Disk array a disk array which first appeared on the

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Unformatted text preview: disks. 2. Automated tape library, which uses a set of magnetic tapes. 3. CD-ROM jukebox, which uses a set of CD-ROMs. These three types of mass storage devices are briefly described below. The average access times of mass storage devices are measured in seconds instead of milliseconds because a transport mechanism must first move to retrieve the storage media (such as disk, tape or CD-ROM) upon which the desired data is stored. It requires several seconds to locate the storage media specified and then few milliseconds are needed to transfer the data to the memory. Thus an average access time of few seconds is common for these storage devices. But a mass storage device has huge storage capacity and a very small cost per bit stored. Relatively slow access times limit the use of mass storage devices in many applications. However, mass storage devices are cost-effective alternative to on-line magnetic tape or disk storage in applications that require huge storage capacity and in which rapid access to data is not essential. When used for off-line storage, mass storage devices are often referred to as archival storage because of the very large volumes of historical or backup data that they can store. Disk Array A disk array, which first appeared on the market in 1993, is a set of hard disks and hard disk drives with a controller mounted in a single box. All the disks of a disk array form a single large storage unit. A disk array is commonly known as a RAID (Redundant Array of Inexpensive Disks). The term inexpensive comes from the fact that each of the medium-sized hard disks in the disk array is much less expensive than a single large hard disk. Although RAID systems were originally developed to provide large secondary storage capacity with enhanced performance, today they are also becoming popular due to enhanced reliability. How do RAID systems provide enhanced storage capacity, enhanced performance, and enhanced reliability is briefly explained below. Suppose we have a 4 Gigabyte disk whose each track contains 128 sectors, each of 512 bytes...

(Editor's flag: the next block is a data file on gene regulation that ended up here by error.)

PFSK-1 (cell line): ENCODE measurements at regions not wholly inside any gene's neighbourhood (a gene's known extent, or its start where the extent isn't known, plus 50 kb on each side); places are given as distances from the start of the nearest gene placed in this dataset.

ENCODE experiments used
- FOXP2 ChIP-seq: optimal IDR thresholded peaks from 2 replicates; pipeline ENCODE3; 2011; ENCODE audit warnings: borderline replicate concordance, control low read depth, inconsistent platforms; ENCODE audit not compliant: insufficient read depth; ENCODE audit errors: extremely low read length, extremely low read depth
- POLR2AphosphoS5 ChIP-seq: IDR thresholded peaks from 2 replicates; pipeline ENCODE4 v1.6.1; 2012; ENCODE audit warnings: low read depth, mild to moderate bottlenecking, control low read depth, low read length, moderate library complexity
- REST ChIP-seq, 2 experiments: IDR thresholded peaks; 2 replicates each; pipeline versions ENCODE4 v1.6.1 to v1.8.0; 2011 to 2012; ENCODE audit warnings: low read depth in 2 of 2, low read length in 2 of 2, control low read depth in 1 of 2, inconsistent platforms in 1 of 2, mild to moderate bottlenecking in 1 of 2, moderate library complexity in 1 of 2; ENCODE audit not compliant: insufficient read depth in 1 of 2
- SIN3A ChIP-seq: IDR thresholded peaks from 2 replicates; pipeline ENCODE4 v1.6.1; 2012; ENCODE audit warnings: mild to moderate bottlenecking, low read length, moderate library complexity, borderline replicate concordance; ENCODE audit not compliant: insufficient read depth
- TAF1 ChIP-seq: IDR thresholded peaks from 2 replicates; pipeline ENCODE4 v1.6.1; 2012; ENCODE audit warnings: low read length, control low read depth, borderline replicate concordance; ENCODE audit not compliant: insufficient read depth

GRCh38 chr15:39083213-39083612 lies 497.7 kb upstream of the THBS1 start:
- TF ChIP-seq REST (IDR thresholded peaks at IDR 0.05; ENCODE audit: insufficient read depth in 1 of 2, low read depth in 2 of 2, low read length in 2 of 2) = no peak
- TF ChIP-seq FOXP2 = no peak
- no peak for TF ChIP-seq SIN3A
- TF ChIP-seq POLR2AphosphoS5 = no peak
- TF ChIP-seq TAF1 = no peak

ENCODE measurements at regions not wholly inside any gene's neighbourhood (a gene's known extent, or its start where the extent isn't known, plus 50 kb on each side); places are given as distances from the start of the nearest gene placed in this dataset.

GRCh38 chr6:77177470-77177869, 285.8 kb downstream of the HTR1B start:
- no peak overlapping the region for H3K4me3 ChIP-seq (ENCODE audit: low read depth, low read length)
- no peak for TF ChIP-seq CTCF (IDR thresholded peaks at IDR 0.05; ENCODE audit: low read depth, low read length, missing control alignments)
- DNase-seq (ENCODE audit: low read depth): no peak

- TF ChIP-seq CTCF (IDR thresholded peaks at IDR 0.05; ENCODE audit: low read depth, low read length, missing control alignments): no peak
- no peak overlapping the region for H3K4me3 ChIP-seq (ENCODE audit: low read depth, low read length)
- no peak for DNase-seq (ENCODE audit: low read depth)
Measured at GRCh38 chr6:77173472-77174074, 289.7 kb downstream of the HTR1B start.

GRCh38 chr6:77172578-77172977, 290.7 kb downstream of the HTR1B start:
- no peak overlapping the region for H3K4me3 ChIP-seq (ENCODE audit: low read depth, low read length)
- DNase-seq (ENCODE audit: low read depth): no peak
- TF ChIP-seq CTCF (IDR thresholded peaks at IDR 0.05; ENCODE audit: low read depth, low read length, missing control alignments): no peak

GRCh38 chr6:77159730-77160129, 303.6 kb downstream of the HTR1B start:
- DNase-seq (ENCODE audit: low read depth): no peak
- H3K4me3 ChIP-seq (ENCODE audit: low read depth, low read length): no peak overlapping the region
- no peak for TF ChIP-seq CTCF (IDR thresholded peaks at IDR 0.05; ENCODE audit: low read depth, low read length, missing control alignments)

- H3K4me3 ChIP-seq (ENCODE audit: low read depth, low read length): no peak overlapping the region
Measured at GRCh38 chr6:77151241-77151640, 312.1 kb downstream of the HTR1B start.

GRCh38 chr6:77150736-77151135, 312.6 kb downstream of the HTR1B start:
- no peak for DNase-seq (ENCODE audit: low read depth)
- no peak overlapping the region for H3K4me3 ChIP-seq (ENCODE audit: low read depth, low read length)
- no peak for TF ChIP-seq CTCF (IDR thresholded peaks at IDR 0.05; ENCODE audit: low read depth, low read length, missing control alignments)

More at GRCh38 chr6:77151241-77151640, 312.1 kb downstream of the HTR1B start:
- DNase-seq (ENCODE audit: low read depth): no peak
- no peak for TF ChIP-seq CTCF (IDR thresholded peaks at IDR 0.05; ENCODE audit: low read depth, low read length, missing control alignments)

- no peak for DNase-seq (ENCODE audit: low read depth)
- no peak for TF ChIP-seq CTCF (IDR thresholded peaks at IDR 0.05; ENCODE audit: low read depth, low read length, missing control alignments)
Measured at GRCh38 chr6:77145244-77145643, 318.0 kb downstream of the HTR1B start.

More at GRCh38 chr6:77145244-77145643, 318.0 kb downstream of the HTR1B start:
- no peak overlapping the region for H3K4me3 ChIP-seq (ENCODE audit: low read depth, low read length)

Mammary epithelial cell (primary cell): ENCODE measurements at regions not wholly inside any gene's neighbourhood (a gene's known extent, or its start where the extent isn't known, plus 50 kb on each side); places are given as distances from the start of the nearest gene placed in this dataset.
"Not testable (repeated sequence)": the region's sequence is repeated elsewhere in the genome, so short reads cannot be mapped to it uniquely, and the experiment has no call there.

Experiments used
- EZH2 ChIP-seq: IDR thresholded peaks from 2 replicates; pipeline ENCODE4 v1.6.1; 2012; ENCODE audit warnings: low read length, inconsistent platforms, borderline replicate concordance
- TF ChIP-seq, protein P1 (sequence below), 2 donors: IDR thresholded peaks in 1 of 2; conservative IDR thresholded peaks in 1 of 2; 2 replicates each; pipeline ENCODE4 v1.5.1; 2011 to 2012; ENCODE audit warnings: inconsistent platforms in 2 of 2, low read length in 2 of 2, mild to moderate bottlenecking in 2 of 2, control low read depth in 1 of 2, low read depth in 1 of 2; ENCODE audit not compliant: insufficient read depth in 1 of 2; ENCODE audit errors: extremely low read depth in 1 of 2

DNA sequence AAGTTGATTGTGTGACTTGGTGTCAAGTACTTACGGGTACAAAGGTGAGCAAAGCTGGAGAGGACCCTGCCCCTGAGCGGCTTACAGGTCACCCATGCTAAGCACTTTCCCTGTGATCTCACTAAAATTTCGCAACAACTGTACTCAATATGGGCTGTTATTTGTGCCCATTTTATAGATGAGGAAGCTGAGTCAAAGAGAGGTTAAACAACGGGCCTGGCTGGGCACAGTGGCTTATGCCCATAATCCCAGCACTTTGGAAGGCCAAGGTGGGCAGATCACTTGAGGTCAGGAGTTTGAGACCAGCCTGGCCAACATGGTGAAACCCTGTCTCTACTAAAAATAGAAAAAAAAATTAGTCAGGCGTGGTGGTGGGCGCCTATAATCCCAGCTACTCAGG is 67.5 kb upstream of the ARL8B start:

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This document was uploaded on 04/07/2014.

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